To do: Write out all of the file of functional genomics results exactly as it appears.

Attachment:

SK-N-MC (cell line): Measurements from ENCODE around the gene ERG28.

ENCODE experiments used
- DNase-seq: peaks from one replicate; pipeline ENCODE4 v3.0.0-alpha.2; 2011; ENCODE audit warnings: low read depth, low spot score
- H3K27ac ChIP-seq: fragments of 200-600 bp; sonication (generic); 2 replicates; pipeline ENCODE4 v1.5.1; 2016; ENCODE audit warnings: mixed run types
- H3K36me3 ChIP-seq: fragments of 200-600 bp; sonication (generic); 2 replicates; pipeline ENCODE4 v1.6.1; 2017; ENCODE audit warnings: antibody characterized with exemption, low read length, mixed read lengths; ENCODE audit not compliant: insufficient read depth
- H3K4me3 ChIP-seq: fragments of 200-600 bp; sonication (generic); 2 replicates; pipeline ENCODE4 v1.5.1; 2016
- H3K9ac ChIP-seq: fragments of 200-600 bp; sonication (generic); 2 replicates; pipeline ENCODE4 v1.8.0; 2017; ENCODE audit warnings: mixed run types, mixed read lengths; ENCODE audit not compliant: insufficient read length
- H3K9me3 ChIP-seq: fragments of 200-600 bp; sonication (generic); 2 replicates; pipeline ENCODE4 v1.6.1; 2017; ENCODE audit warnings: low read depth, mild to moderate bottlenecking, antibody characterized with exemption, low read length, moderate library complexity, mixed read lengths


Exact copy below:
SK-N-MC (cell line): Measurements from ENCODE around the gene ERG28.

ENCODE experiments used
- DNase-seq: peaks from one replicate; pipeline ENCODE4 v3.0.0-alpha.2; 2011; ENCODE audit warnings: low read depth, low spot score
- H3K27ac ChIP-seq: fragments of 200-600 bp; sonication (generic); 2 replicates; pipeline ENCODE4 v1.5.1; 2016; ENCODE audit warnings: mixed run types
- H3K36me3 ChIP-seq: fragments of 200-600 bp; sonication (generic); 2 replicates; pipeline ENCODE4 v1.6.1; 2017; ENCODE audit warnings: antibody characterized with exemption, low read length, mixed read lengths; ENCODE audit not compliant: insufficient read depth
- H3K4me3 ChIP-seq: fragments of 200-600 bp; sonication (generic); 2 replicates; pipeline ENCODE4 v1.5.1; 2016
- H3K9ac ChIP-seq: fragments of 200-600 bp; sonication (generic); 2 replicates; pipeline ENCODE4 v1.8.0; 2017; ENCODE audit warnings: mixed run types, mixed read lengths; ENCODE audit not compliant: insufficient read length
- H3K9me3 ChIP-seq: fragments of 200-600 bp; sonication (generic); 2 replicates; pipeline ENCODE4 v1.6.1; 2017; ENCODE audit warnings: low read depth, mild to moderate bottlenecking, antibody characterized with exemption, low read length, moderate library complexity, mixed read lengths